Wednesday, 29 August 2007

there's no place like home, there's no place like home, there's no place like home

or in my case, there's no place like away from home...

readers, i'm feeling a little discombobulated. expeditions that were intended to lend a little substance and empirical inspiration to my mullings on modernity, the metropolis and my attempts to cut a path through the tangles of progress, have contrarily but predictably only reiterated an underlying disquiet.

was it the ubiquitous cranes, the inevitability of another change in the skyline, or the ceaseless self promotion of the building site hoardings? whatever it was, my first reaction on returning to downtown manchester was dismay. it also probably wasn’t a great idea to investigate the shiny parallel universe/city that is spinningfields and the euphemistically named ‘left bank’ straight after the delights of avignon, residence of a string of 14th century popes, or maguelone, evocative ruin of the 10th century fortress-cathedral on the outskirts of montpellier…

i know it's a cheap shot to compare one's home town to the glamour and novelty of the holiday destination, but there's something about manchester, quintessential modern city, birthplace of the industrial revolution, and home to radicals, revolutionaries and incandescent talent ever since, that is increasingly depressing. plus, the knowledge that what i find disturbing is precisely what the city fathers, and the ever increasing 'triumph' of the relentless regeneration since the bomb, approve merely increases my distress, agitating my long overdue dyspepsia!

there seems to be an unlikely alliance between marketing manchester, journalists, cultural commentators and producers to wax lyrically and uncritically about the reinvention of the city, a version predicated on the implicit consensus that manchester prior to 1996 was simply a black hole of mediocrity, of dark age squalor. as i don’t even adhere to the popular myth of the actual ‘dark ages’ (preferring the notion of a vibrant culture not reliant on the written word) i’m hardly likely to be persuaded by a pre 96 dark age. am i alone in remembering that the 80’s and 90’s were actually quite fine thank you very much, and we managed rather well without 25 branches of starbucks, neros, and costa coffee? that we didn’t go naked before London deigned to transplant flashy, waggishly trashy versions of their stores onto the ‘millennium quarter’? and that endless identikit luxury loft villages on former ncp car parks are no substitute for metropolitan communities that are affordable, sound proofed, and bounded by leafy green space with which to take in some unpolluted air? pre-bomb life was undoubtedly more rough and ready, it was certainly less slick, less packaged, and definitely unpredictable after dark, but it was splendid in its adaptability, proud of its inventiveness, unique in its history.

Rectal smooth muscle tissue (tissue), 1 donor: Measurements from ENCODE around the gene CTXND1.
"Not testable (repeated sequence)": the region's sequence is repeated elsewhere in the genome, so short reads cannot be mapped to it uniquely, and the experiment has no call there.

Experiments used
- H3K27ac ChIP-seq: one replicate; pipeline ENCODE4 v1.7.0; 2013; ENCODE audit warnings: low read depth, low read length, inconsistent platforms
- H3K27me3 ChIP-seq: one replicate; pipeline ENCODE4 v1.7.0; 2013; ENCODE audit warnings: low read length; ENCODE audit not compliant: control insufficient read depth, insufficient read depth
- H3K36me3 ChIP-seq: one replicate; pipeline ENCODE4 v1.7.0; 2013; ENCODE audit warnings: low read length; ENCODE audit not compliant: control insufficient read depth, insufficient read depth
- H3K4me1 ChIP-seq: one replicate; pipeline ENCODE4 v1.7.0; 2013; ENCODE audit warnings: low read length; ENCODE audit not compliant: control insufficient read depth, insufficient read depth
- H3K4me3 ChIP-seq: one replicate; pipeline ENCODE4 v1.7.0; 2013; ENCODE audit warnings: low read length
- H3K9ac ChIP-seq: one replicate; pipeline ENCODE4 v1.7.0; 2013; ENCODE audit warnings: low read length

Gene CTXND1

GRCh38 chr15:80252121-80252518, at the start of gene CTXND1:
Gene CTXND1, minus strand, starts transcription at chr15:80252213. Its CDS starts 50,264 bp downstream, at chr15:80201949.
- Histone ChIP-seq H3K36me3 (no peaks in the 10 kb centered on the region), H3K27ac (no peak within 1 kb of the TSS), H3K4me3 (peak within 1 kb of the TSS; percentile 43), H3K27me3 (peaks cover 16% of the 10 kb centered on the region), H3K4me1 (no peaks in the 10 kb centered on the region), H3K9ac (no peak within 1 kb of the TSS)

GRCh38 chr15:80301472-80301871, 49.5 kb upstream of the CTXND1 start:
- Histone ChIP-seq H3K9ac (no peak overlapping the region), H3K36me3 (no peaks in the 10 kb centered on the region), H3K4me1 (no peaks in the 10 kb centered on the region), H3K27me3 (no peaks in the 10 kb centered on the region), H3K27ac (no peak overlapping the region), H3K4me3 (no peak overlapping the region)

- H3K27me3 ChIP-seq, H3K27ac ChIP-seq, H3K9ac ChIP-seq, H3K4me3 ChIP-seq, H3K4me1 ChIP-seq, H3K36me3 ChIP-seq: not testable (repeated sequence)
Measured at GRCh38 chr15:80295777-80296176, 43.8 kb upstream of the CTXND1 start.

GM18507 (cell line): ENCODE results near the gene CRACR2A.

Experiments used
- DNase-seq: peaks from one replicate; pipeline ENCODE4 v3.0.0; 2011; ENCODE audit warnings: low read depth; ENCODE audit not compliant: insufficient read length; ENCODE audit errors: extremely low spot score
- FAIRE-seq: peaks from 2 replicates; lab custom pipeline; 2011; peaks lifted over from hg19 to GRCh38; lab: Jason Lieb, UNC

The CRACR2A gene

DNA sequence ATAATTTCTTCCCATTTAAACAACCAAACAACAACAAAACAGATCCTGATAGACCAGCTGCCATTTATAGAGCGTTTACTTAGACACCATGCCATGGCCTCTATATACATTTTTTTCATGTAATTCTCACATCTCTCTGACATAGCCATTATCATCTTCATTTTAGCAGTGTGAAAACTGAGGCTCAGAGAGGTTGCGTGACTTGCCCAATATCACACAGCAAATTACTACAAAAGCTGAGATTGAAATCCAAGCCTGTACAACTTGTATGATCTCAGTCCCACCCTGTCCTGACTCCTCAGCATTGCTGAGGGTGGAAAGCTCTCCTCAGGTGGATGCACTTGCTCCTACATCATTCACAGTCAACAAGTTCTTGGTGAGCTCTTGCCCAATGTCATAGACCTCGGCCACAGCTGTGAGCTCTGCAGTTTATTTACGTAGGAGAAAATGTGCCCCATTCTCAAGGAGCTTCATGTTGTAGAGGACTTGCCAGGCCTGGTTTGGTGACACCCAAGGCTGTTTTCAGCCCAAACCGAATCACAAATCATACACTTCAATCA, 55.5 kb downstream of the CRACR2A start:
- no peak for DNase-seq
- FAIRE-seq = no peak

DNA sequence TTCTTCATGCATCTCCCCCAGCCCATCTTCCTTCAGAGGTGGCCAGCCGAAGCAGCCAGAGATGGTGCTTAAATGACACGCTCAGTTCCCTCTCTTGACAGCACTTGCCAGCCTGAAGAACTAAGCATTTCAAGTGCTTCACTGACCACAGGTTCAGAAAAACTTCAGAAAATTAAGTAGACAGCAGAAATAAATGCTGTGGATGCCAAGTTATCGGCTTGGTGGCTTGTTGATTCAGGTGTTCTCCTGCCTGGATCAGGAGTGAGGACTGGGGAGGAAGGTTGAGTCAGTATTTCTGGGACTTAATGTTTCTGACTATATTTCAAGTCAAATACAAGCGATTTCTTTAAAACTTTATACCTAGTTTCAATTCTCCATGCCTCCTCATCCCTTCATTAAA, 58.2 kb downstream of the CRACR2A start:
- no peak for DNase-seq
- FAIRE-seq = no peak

what we have now amounts to an everytown, a commodified dreamscape that’s overpriced and overcorporate, an open air trafford centre. without some critical discourse we are in danger of losing the essential character of manchester, of ironing out the corns, bunions and scars that make the unique footprint of a well loved and lived in city. my travels beyond the ‘post bomb dream’ have reminded me of just what makes a city irresistible – the juxtaposition of shabby chic and opulent with historic and avant garde; the palimpsest of experience and history, the fresh and the faded, the gnarly and the new. my task is to discover that manchester, if its not too late…

so tomorrow i’m taking a last refuge in the classics and a train to york with my own latter day mr stillingfleet, dear friend, honorary bluestocking, stalwart classicist and assyrian enthusiast. we shall perambulate the walls, wallow in the faded grandeur of the museum and cathedral, browse in secondhand bookshops, and generally inhale an surfeit of antiquity,

after that its back to the tricky contradictions of postmodernism!

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